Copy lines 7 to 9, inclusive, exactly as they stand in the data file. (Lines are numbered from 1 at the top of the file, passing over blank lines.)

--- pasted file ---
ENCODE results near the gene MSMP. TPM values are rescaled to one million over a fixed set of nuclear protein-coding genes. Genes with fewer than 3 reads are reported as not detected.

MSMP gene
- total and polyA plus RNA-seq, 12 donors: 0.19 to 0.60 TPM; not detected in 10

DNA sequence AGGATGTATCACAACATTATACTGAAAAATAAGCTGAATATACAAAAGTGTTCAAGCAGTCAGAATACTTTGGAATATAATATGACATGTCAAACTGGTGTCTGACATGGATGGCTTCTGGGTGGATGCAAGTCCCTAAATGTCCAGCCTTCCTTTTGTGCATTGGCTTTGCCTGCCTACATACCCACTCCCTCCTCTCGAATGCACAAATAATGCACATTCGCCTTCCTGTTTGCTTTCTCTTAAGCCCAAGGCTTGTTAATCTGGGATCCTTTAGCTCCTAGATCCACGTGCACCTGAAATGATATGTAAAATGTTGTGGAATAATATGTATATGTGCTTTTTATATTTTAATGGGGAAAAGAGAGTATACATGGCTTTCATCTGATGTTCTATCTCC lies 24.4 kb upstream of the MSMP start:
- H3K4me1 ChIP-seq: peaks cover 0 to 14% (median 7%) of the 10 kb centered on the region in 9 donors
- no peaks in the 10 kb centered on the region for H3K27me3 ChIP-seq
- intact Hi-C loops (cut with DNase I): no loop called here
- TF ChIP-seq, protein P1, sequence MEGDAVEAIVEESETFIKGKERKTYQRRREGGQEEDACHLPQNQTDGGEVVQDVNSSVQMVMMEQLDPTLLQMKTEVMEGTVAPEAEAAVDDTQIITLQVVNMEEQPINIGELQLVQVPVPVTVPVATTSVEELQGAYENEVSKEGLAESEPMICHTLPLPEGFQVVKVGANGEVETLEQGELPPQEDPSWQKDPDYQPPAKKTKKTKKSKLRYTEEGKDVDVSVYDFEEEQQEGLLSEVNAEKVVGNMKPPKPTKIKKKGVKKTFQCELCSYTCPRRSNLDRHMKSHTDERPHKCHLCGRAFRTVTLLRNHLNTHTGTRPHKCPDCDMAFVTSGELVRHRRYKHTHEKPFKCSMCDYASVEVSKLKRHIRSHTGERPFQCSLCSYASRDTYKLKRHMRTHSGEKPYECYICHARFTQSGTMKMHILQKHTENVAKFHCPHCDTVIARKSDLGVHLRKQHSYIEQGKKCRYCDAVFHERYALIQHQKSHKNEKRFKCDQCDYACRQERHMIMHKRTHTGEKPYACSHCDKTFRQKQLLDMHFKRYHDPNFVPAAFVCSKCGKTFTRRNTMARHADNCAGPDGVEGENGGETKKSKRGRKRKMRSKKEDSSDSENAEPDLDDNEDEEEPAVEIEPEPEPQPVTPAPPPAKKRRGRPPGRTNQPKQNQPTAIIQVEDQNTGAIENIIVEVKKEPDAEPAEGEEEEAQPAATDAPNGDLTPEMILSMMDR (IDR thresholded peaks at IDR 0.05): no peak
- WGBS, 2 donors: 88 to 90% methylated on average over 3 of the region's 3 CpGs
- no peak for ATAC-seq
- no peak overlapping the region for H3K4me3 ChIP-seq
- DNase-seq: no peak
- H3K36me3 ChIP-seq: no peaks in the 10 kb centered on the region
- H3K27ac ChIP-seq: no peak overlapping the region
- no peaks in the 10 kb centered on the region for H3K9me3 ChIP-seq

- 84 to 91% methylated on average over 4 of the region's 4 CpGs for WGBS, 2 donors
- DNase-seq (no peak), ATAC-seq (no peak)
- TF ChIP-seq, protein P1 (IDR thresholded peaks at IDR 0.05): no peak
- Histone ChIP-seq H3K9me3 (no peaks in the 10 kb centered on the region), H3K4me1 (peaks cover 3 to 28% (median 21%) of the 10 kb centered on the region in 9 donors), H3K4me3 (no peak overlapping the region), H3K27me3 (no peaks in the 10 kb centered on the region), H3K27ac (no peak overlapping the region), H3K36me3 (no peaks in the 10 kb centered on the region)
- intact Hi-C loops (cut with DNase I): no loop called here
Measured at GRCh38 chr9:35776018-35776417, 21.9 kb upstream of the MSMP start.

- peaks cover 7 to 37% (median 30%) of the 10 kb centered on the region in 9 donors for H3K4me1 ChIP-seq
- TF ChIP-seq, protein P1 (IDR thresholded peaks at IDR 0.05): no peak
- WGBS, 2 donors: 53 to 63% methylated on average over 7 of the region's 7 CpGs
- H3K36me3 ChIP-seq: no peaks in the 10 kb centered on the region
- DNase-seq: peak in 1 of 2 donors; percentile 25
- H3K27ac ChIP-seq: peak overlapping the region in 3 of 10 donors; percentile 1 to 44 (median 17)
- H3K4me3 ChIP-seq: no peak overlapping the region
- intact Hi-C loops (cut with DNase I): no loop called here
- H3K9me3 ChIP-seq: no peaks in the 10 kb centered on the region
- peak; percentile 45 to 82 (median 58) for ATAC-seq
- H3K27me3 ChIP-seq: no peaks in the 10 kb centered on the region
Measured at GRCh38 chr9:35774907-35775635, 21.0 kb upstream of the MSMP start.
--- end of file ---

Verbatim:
- intact Hi-C loops (cut with DNase I): no loop called here
- TF ChIP-seq, protein P1, sequence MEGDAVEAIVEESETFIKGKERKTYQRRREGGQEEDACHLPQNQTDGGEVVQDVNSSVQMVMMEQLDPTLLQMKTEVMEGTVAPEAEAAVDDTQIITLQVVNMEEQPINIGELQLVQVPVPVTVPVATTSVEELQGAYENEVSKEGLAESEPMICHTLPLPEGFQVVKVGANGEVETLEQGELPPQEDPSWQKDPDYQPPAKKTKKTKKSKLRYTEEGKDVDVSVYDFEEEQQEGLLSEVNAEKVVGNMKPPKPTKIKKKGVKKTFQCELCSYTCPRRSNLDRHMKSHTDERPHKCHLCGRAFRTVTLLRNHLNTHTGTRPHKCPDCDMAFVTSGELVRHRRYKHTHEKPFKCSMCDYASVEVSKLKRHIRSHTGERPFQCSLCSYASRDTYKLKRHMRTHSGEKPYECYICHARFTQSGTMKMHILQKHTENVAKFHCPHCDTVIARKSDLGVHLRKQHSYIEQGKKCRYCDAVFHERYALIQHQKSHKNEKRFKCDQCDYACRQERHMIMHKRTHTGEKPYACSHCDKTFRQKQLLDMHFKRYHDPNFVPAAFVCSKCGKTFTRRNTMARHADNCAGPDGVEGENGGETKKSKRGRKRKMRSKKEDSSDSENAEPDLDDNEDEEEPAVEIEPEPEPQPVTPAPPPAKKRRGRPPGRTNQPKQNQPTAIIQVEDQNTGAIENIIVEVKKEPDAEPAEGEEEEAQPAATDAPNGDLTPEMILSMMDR (IDR thresholded peaks at IDR 0.05): no peak
- WGBS, 2 donors: 88 to 90% methylated on average over 3 of the region's 3 CpGs